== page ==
Exchange Rate Behavior During the Great Recession
This paper offers a post-Keynesian/institutionalist explanation of the dollar-euro exchange rate around and during the Great Recession. It is shown that, consistent with theory, the financial sector played a dominant role. Capital flows drove foreign exchange rates, causing both mis-determination and tremendous volatility, and the real economy was forced to adjust to the conditions they created (a line of causation, incidentally, precisely the opposite of that suggested by Neoclassicism). Among the paper's conclusions are that currency price swings were clearly excessive, exchange rate fluctuations contributed to the sluggish recovery, and portfolio capital flows must be strictly controlled if these are to be avoided.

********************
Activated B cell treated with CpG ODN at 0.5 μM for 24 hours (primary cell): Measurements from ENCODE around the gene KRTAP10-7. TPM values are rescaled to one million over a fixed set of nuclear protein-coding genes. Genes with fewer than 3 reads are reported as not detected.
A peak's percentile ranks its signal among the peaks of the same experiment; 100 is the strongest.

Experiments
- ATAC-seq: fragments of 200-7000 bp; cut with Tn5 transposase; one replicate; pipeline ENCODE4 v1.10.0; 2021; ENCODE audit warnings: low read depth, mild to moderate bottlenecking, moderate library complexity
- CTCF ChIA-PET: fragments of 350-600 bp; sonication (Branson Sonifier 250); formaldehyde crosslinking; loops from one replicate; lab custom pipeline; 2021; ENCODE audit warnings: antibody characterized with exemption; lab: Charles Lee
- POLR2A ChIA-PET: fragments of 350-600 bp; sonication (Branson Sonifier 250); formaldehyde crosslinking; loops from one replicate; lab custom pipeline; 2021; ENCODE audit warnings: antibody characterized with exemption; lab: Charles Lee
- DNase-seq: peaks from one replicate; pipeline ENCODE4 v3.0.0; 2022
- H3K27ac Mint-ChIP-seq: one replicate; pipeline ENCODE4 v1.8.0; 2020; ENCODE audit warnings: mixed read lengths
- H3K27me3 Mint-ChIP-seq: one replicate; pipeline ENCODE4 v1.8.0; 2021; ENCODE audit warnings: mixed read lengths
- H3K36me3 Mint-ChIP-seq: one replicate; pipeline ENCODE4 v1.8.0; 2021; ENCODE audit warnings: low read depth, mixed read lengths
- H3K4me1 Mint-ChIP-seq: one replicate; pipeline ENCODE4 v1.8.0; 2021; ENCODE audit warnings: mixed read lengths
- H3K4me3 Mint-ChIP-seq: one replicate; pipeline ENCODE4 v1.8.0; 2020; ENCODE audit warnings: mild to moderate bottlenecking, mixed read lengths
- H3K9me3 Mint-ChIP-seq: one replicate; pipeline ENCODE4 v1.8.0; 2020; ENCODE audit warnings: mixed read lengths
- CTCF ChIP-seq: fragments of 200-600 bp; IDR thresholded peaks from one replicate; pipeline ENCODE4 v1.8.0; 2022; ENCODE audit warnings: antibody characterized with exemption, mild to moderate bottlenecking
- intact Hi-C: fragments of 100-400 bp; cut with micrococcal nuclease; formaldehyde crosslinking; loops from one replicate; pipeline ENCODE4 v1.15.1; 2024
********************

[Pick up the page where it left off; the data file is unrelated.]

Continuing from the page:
When requesting a correction, please mention this item's handle: RePEc:mes:jeciss:v:46:y:2012:i:2:p:313-322. See general information about how to correct material in RePEc.
For technical questions regarding this item, or to correct its authors, title, abstract, bibliographic or download information, contact: (Ian Winship)or (Chris Nguyen) The email address of this maintainer does not seem to be valid anymore. Please ask Chris Nguyen to update the entry or send us the correct address
If references are entirely missing, you can add them using this form.